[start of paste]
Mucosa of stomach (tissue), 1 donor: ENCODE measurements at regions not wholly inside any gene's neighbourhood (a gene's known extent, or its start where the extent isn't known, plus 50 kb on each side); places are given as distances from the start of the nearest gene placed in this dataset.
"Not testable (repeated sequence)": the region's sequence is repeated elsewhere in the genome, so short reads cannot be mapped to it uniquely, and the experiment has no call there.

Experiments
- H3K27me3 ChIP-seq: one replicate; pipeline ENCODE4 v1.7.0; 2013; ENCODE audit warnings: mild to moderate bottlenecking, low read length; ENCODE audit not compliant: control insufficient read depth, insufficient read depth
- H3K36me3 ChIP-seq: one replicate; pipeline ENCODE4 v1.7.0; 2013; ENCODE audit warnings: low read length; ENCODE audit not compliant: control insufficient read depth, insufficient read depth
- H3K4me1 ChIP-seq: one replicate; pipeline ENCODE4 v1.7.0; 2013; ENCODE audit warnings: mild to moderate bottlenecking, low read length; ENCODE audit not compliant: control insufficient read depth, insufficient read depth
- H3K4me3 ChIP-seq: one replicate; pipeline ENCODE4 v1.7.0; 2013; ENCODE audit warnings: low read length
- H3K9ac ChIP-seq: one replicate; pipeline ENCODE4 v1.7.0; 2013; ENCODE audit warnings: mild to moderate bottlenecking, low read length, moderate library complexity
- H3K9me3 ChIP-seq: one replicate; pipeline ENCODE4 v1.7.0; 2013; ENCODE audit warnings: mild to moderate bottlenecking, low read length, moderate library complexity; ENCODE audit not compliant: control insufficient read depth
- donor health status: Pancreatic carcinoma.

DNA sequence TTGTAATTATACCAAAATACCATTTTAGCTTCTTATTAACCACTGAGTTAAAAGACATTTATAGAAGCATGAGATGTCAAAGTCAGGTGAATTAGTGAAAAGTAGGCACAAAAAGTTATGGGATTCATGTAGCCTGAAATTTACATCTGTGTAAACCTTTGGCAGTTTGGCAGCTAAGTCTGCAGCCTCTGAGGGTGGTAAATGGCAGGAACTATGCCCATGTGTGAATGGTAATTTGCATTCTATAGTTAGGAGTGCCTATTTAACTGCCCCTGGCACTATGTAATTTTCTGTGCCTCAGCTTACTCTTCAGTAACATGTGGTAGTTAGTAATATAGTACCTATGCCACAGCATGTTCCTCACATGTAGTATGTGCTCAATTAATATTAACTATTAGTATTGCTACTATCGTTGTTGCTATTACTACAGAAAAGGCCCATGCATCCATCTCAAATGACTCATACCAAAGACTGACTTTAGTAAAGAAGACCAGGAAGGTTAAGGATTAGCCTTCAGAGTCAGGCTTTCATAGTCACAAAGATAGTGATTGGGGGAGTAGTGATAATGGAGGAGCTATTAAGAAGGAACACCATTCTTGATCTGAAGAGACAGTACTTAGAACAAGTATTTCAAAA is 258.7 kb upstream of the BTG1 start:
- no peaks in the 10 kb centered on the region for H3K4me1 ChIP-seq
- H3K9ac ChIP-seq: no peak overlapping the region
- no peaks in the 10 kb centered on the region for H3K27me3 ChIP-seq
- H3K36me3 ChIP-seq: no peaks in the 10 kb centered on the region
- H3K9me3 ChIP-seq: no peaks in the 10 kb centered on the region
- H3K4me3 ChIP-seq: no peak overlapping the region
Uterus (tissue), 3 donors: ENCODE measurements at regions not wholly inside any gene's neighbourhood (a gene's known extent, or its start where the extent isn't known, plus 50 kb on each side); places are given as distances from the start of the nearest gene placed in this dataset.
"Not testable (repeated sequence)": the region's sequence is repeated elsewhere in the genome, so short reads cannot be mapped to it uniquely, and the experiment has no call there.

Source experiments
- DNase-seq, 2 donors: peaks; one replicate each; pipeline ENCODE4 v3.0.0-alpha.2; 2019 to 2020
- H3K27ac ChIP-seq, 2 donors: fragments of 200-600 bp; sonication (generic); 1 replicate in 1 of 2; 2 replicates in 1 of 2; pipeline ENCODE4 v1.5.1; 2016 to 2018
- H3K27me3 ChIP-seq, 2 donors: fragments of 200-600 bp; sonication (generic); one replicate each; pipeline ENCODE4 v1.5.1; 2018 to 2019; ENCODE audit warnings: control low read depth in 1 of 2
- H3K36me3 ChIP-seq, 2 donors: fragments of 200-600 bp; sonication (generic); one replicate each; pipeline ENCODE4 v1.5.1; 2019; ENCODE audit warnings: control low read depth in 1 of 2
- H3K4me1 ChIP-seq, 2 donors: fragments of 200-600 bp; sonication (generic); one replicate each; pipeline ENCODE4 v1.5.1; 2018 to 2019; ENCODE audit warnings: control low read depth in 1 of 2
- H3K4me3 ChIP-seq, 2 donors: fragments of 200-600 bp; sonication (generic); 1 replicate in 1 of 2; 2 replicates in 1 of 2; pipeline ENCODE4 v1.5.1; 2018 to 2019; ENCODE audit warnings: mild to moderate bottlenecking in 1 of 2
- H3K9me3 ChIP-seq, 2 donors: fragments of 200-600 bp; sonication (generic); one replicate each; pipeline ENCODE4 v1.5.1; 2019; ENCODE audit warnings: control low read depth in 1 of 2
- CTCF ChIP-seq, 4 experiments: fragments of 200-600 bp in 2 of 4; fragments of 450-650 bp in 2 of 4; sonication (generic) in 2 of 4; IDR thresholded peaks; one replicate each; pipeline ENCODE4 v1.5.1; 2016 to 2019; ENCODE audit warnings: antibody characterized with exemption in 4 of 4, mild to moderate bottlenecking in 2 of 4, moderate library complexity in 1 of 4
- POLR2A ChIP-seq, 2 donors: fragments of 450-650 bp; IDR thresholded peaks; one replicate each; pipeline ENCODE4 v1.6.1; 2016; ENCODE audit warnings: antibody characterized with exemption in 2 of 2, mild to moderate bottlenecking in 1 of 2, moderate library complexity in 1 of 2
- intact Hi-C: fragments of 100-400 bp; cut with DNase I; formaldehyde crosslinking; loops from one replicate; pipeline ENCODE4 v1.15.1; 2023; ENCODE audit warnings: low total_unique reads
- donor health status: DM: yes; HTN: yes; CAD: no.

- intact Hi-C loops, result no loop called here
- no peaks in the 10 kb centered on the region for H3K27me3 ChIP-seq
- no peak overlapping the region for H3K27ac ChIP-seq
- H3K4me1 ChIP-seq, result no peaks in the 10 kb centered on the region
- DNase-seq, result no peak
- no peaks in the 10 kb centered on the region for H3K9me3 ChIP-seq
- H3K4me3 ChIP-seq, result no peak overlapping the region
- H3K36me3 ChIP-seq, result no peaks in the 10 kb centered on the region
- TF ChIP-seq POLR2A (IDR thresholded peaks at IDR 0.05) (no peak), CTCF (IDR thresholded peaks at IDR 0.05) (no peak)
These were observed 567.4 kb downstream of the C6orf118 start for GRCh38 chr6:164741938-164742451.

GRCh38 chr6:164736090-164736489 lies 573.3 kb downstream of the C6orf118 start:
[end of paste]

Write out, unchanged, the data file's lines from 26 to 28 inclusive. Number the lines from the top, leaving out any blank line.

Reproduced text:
- H3K4me3 ChIP-seq, 2 donors: fragments of 200-600 bp; sonication (generic); 1 replicate in 1 of 2; 2 replicates in 1 of 2; pipeline ENCODE4 v1.5.1; 2018 to 2019; ENCODE audit warnings: mild to moderate bottlenecking in 1 of 2
- H3K9me3 ChIP-seq, 2 donors: fragments of 200-600 bp; sonication (generic); one replicate each; pipeline ENCODE4 v1.5.1; 2019; ENCODE audit warnings: control low read depth in 1 of 2
- CTCF ChIP-seq, 4 experiments: fragments of 200-600 bp in 2 of 4; fragments of 450-650 bp in 2 of 4; sonication (generic) in 2 of 4; IDR thresholded peaks; one replicate each; pipeline ENCODE4 v1.5.1; 2016 to 2019; ENCODE audit warnings: antibody characterized with exemption in 4 of 4, mild to moderate bottlenecking in 2 of 4, moderate library complexity in 1 of 4